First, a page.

An edited version of our conversation appears below.
Let’s start at the very beginning. Take us back to 1995. What made IAVI unique in the early days?
Berkley: I think what made it special was that there was a focus placed on the developing world. The consensus was that we needed to focus on the places where the disease was spreading the fastest.
But we didn’t just want to do research in developing countries, we wanted to empower scientists from those countries to do that research. That has a number of advantages. It helps in the actual research itself, because then you have the trust of the communities, as well as local engagement and leadership. It also creates sustainability. We’ve seen that many of these sites today not only work on HIV but also work on many other diseases. That is a really important part of what was done.
One of the things that made us most proud was the quality of the trials and the work that was done. When there were problems, they were solved locally. That is really some of the best work we can do to help empower communities for future outbreaks. Global health security is about building capacity across the world.
Feinberg: I completely agree. I think that IAVI’s engagement with developing countries and USAID’s [U.S. Agency for International Development] involvement though their support of IAVI have been critically important. And while I think more and more organizations are now embracing the philosophy that Seth articulated, it’s surprising how long it’s taken and that it isn’t more of a routine endeavor because it is so important build sustainable scientific and clinical research capacity in country.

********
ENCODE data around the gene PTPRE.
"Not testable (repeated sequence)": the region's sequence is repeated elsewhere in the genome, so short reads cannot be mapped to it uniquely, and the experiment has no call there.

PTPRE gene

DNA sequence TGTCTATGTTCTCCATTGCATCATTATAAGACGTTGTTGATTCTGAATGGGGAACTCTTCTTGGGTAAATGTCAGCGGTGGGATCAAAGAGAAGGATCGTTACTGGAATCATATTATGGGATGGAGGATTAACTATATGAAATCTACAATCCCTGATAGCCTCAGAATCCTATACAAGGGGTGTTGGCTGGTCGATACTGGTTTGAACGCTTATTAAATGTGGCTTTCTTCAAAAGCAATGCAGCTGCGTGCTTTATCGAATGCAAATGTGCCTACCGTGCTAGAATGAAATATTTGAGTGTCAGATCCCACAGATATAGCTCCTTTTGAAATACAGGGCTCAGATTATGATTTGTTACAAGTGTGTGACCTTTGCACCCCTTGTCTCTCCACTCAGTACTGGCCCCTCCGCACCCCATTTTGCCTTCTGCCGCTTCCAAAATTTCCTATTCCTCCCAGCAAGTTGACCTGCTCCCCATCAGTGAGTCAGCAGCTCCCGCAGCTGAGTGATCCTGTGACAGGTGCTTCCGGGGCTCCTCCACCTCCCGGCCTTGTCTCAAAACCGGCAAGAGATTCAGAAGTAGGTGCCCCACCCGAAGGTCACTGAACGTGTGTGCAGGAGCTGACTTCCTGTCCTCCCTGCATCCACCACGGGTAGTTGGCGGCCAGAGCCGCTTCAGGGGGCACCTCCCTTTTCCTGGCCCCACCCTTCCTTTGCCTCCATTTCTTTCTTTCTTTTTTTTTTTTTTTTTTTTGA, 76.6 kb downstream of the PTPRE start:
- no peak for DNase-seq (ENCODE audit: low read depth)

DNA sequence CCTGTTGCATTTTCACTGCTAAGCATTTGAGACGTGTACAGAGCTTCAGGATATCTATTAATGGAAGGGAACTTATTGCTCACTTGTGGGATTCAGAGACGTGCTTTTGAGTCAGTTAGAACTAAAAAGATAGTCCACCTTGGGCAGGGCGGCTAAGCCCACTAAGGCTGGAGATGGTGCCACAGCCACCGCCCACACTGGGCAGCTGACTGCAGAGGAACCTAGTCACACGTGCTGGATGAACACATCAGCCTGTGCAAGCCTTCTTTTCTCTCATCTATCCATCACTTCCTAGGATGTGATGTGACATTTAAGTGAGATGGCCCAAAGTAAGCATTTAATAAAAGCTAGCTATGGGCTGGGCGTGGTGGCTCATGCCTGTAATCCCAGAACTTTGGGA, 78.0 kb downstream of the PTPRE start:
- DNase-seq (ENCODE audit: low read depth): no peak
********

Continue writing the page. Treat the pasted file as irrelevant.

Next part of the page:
The scientists and public health workers there are the best connected to the communities and they best understand the needs of the communities at risk of these diseases. That is critically important because otherwise you can come up with innovations that are not going to be accepted because you have failed to win the trust and engender the confidence that people need to really embrace new innovations.
Berkley: Another factor that made IAVI unique was making sure that we had people who knew how to develop products in addition to doing the basic science. That focus on the product development side was a special niche. It was really about trying to do things at a different level of magnitude. Even in the animal work we did, it was about doing things on a larger scale so we could have statistically significant answers.
We were also trying to pursue a different funding model. Rather than relying only on research funding, we wanted to have large amounts of finances that could be placed on some big bets.